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A simple question (I could not find it on internet): What is Pan for in pan-caspase? Is it any different from the term 'caspase' ?

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can you tell the context of that phrase? If in case of inhibitor it could mean that it inhibits all caspases. Similarly with antibodies: a pan-caspase antibody would bind to all caspases. – WYSIWYG Jun 12 '14 at 9:11
there is no specific context but i now realized that it is usually used as pan-caspase inhibitor in the articles i was looking at. just to be sure: can we then say that pan is the opposite of specific? – user1445 Jun 13 '14 at 12:20
yes you can say that.. but we generally use the term "caspase-x inhibitor", where x is that specific caspase – WYSIWYG Jun 13 '14 at 14:54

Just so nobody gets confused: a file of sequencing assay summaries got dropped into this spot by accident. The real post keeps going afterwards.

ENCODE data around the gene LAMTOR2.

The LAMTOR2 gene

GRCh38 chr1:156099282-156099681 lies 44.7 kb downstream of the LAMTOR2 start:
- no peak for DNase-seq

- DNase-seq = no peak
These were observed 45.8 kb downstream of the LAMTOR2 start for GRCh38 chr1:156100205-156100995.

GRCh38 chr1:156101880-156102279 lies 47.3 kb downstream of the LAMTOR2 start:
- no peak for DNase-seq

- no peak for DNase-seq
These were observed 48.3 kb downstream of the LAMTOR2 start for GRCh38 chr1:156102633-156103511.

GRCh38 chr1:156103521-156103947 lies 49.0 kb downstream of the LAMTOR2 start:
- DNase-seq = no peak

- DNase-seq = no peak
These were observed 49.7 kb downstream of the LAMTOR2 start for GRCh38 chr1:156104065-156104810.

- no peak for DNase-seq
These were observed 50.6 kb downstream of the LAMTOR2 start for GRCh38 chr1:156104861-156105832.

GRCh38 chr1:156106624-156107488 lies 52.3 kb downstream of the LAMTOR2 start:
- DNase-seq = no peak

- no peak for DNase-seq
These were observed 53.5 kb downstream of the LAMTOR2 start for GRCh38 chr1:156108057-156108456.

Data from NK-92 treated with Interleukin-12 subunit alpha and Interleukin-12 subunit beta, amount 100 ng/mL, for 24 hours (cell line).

The term pan, in my opinion, is perhaps one of the most vague that exists in science! I can partley answer this question (ironically as vague as the term pan) by referring you to the term pan-neuronal. A pan neuronally expressed genes has features, which include the expression of many "generic" genes required non-specifically for neuronal function, such as components of the synaptic vesicle machinery, so pan-neuronal genes are not neurone class specific ( So with that token pan-caspases are a term referring to a general caspase activity/function/structure and not a specific caspase type activity but I would welcome any corrections or edits to this response.

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Pan is referring to all. So a pan-caspase inhibitor is a molecule that inhibits all caspases indiscriminately.

Note that pan means all in Greek.

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